HomeReviewsGame ReviewsOmegaBot Review: Robotic Corruption in Pixel Art

OmegaBot Review: Robotic Corruption in Pixel Art

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OmegaBot is an action platform without infamy and without praise, with some interesting gimmicks but an inattentive eye to variety: here is our response.

OmegaBot Review: Robotic Corruption in Pixel Art

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OmegaBot is the first work of the indie developer Simon Carny: a small two-dimensional action platform (you get to the end credits in about three hours) that mainly calls for jumping and shooting (speaking of first works, here the review of Song of Iron). Yet it’s not a trivial experience, because controls, level design, enemy placement, arsenal and, more generally, every constituent element of the gameplay, are all well packaged.

At the same time, however, the production shows obvious limitationsmainly in the way it fails to raise the level and variety of the action as the stages are addressed, but also in the technical field, between purely aesthetic issues and other purely functional ones.

Robotic corruption

The story of OmegaBot it is that of a world devastated by a terrible power. One day, a mysterious corruption has transformed its inhabitants into machines, and even the few survivors, initially taking refuge across the sea, have fallen prey to it in an attempt to eradicate it. Ironic that just a small robot, built with the intention of fighting this evil, is now entrusted with the salvation of these lands.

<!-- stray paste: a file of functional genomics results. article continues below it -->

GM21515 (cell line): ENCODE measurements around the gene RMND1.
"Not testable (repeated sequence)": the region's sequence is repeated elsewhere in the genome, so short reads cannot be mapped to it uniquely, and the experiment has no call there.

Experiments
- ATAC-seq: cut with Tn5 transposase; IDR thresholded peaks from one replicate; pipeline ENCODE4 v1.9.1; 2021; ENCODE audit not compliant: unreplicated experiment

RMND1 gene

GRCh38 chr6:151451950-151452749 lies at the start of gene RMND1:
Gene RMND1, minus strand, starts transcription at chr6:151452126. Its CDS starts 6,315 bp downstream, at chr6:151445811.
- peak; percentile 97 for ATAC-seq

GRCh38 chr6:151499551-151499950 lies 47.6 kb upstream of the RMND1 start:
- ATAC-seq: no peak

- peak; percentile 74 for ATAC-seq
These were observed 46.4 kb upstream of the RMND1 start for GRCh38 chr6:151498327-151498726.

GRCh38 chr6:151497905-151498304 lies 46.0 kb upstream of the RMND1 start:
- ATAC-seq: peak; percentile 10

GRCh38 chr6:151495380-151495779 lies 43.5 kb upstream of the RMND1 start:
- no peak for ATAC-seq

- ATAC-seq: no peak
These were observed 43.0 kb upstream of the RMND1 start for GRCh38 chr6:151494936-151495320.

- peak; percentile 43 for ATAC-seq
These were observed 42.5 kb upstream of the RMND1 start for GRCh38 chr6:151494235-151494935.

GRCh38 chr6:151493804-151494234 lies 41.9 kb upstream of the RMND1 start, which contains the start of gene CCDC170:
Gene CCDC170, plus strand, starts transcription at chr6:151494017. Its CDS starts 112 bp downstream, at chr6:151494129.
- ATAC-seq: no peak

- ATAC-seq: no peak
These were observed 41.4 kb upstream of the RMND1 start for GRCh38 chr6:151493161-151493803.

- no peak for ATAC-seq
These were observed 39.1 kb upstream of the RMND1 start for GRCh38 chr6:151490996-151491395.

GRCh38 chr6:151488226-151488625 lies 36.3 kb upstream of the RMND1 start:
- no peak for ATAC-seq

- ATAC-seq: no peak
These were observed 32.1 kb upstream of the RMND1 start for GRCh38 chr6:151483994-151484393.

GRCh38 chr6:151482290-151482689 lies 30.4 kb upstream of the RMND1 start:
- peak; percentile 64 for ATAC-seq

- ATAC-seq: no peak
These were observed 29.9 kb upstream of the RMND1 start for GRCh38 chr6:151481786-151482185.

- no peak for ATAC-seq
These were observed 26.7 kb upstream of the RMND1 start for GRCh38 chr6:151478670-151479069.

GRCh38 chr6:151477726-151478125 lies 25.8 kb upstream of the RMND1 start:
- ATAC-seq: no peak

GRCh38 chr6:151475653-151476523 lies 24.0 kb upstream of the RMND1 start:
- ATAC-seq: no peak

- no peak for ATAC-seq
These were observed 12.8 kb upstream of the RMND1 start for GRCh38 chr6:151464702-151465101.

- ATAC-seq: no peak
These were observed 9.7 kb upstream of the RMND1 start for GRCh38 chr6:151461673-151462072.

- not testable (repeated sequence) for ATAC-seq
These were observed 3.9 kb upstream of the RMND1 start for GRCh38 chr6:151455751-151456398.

This is what a short (and only) animated introduction tells, with the narration he prefers to entrust to short and impromptu dialogues the progression of a plot that, even after the adventure, remains rather cryptic: who unleashed the corruption? Who built the OmegaBot protagonist of the game? A couple of clues in this regard are perhaps present and by indulging in some deductions it is possible to reconstruct the story, but certainly it is not this weak and sketchy plot that constitutes the spearhead of the experience.

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Instead, it intrigues the way in which settings, characters and events are proposed have darker colors than one might initially imagine: nothing truculent, mind you, but some tragic event is not lacking.

You jump, you shoot, but little bite

The first steps in this ruined world flow easily and it takes very little to become familiar with what the game system provides. The protagonist robot it’s not the pinnacle of agility: a certain heaviness in the movements makes the response to the commands not immediate and initially its jumping skills are not exactly exciting, but with practice you get used to controlling it. Also because – and this is the initial problem we ran into – the first two levels (there are six, of appreciable length) they offer no challengeat least as far as tighter platforming goes.